Virginia Tech's STAR helmet ratings
This month, Safety Corner presents a guest article by Randy Swart, the leading independent expert on bicycle helmets. He discusses the rating system for bicycle helmets recently launched by Virginia Tech University, a development which came to my attention through a message on the CRW e-mail list. The article also appeared on Randy's Web site, helmets.org, which includes lots of other useful information -- and is reproduced here with his permission -- John Allen
Virginia Tech's STAR helmet ratings
Summary: Virginia Tech University has developed a methodology for testing helmets for their ability to reduce concussions. After football and hockey helmets, they launched ratings for bicycle helmets in June of 2018. We have some reservations about their testing, but support the concept of trying to rank helmets for low-level impact performance. We have a page listing helmet models where the STAR ratings and Consumer Reports ratings concur.
Virginia Tech's Biomechanical Engineering department has been involved in concussion research in football for a number of years, outfitting teams with sensors to detect concussion-level hits and developing a very large database of hits and diagnoses. They developed a program called STAR ratings based on that research, rating football helmets on their ability to prevent concussions. Although there is no agreement among helmet and concussion experts that the ratings are based on exact concussion parameters, we think they represent a valid attempt to use lab testing to highlight concussion-level performance. After football, Virginia Tech took on hockey helmets. Now in 2018 they have developed a program to rate bicycle helmets. It is headed up by Megan Bland, a Graduate Research Assistant and PhD Candidate at the Virginia Tech Helmet Lab in their Department of Biomedical Engineering and Mechanics. She is working with Dr. Steven Rowson and Craig McNally, and the methodology is similar to the football and hockey helmet programs. Their STAR ratings page has all the details. Here is a video of the test methods that summarizes the testing.
Standards development has lagged far behind the increased concern with concussion-level impacts. The science of concussions is still developing, and standards-makers are reluctant to introduce new benchmarks until the exact anatomical parameters are clear. The resultant helmets might not be any better than today's. The Virginia Tech approach is an attempt to use field data to get close enough to concussion causality to rate helmets on their ability to perform in the range of impacts that lead to concussions. For that reason, we consider their program an important advance in helmet testing. The bicycle-helmet impact tests evaluated a helmet's ability to reduce linear acceleration and rotational velocity of the head from a range of impacts a cyclist might experience. The risk formula identifies helmets that may provide a reduction in concussion risk for these impacts compared to helmets with fewer stars. There are four at the top: Bontrager Ballista MIPS, Louis Garneau Raid MIPS, Bell Stratus MIPS and Specialized Chamonix MIPS. At the bottom are the Lazer Genesis and Bern Watts, with only two stars. You can access the most current version of the ratings on the Virginia Tech site.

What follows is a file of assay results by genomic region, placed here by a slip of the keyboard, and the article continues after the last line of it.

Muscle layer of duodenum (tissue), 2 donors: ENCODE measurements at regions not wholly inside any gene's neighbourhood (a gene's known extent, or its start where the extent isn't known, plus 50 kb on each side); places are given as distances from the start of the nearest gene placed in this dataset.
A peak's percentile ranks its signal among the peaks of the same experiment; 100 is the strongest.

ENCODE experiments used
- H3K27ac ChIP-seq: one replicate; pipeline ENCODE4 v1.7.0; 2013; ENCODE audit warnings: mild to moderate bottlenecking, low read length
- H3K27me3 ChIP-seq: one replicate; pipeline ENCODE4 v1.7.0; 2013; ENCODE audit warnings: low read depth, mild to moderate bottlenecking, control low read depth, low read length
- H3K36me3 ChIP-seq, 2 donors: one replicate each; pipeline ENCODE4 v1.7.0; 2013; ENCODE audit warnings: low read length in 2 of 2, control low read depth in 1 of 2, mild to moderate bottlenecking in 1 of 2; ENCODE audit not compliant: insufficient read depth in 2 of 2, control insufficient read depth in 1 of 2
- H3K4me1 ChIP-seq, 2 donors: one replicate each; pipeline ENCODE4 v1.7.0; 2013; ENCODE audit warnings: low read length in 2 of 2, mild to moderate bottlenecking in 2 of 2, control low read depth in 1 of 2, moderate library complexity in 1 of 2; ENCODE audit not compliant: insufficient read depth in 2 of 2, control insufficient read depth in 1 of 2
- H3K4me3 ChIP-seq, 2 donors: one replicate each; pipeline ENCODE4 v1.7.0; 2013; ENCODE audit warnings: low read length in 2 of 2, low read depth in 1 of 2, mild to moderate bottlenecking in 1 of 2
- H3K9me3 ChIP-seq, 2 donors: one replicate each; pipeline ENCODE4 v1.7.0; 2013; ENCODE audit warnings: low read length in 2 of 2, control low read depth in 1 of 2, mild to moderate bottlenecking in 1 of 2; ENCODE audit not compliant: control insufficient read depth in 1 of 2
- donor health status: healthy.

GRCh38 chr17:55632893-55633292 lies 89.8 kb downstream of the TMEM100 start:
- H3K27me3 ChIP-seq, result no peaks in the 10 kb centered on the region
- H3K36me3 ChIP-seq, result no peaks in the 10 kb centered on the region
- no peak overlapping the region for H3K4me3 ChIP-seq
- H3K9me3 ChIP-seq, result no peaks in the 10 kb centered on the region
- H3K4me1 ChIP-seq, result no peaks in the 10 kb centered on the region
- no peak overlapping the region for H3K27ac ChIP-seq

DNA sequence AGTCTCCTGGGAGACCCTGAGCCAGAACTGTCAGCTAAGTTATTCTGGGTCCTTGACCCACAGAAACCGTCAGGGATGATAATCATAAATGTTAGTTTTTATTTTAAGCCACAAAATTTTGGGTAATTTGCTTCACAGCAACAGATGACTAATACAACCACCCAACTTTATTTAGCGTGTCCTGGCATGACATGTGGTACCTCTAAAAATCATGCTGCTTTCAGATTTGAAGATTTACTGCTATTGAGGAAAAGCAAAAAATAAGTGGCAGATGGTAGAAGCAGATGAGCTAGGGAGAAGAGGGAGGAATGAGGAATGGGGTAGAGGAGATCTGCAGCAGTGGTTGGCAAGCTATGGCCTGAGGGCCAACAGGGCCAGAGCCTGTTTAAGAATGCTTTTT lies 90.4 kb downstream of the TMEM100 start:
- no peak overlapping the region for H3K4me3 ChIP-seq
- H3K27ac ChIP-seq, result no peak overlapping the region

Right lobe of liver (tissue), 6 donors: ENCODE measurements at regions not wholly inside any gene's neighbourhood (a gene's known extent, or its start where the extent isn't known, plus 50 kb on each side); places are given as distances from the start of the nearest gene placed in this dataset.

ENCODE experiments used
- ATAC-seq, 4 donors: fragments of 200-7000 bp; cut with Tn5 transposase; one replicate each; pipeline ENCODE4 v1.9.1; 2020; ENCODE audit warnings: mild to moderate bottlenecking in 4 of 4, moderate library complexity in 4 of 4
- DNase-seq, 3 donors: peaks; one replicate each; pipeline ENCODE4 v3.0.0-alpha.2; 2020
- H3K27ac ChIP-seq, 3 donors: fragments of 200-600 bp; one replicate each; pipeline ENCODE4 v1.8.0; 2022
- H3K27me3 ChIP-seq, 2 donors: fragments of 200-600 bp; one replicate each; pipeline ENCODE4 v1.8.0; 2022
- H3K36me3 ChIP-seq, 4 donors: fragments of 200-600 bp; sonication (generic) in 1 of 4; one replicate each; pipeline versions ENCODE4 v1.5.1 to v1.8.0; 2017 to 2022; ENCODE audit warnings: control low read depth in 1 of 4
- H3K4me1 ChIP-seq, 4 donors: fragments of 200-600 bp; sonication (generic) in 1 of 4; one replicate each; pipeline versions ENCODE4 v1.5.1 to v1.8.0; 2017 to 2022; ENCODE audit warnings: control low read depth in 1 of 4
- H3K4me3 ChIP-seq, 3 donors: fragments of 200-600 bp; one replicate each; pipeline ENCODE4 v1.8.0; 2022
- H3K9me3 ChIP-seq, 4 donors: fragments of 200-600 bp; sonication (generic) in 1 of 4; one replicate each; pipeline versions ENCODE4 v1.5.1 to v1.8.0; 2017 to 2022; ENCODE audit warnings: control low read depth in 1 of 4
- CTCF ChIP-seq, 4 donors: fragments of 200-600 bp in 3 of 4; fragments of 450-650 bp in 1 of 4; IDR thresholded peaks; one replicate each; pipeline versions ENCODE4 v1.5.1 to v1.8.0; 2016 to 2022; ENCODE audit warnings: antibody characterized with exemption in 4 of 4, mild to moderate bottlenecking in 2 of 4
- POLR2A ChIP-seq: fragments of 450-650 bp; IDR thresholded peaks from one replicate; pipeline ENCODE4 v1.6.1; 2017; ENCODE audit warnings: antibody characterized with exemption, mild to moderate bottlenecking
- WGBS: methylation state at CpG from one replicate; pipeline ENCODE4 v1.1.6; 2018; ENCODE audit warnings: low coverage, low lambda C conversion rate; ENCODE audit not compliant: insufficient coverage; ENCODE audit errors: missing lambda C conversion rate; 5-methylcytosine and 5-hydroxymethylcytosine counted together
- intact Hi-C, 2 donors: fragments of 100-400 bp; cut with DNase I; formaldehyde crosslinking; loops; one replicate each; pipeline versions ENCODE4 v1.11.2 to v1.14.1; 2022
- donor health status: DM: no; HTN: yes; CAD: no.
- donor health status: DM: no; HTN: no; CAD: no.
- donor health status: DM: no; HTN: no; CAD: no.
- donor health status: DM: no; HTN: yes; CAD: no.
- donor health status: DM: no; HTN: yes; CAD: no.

Limitations and caveats
We are excited by the release of the first bicycle helmet STAR ratings. But we recognize some limitations of the Virginia Tech program. Only 30 models were rated in the initial testing. Ten were MIPS models. They were tested using the methodology that MIPS uses: sticky headform, tight strap, severe anvil angle, rough grippy anvil, no neck. That methodology couples the headform more tightly to the helmet than it would be in the real world. It would be expected to favor the MIPS models, unlike the Snell Foundation's research that showed no benefit from MIPS.
There is still no consensus that the Virginia Tech formula for rating helmets for concussion pinpoints the helmets that reduce concussion the best. Changes to the tested helmets to improve their scores might not result in fewer concussions in the field. But since established standards organizations have failed to respond to concussion concerns, these ratings represent a good start at testing helmets systematically for lower-level and rotational-impact performance.
In addition, the Virginia Tech testing uses only medium-sized helmets at ambient lab conditions. Normal standards testing uses more helmets, more impact locations, and tests helmets that are cold, hot and wet. It is difficult to see how Virginia Tech drew general conclusions about the value of MIPS and about urban (skate-style) helmets needing improvement based only on their limited testing.
We think consumers should take note of the STAR rankings, but use them as one decision-making factor in their buying decisions. Avoiding a concussion is important, but not as important as knowing how your helmet performs in more severe impacts that can kill. There is no program that addresses that except the few helmets that Consumer Reports tests. We look for further development of the effort by Virginia Tech and others, and hope that thes will pressure traditional standards-making organizations to move forward with similar testing. We have a page listing helmet models where the STAR ratings and Consumer Reports ratings concur.
Some additional perspective
Here is a presentation that BHSI's Randy Swart did for the International Conference on Safety in Cycling in 2017. It outlines our hopes for the rating systems being developed by Virginia Tech and other universities in the UK, Europe and Australia.
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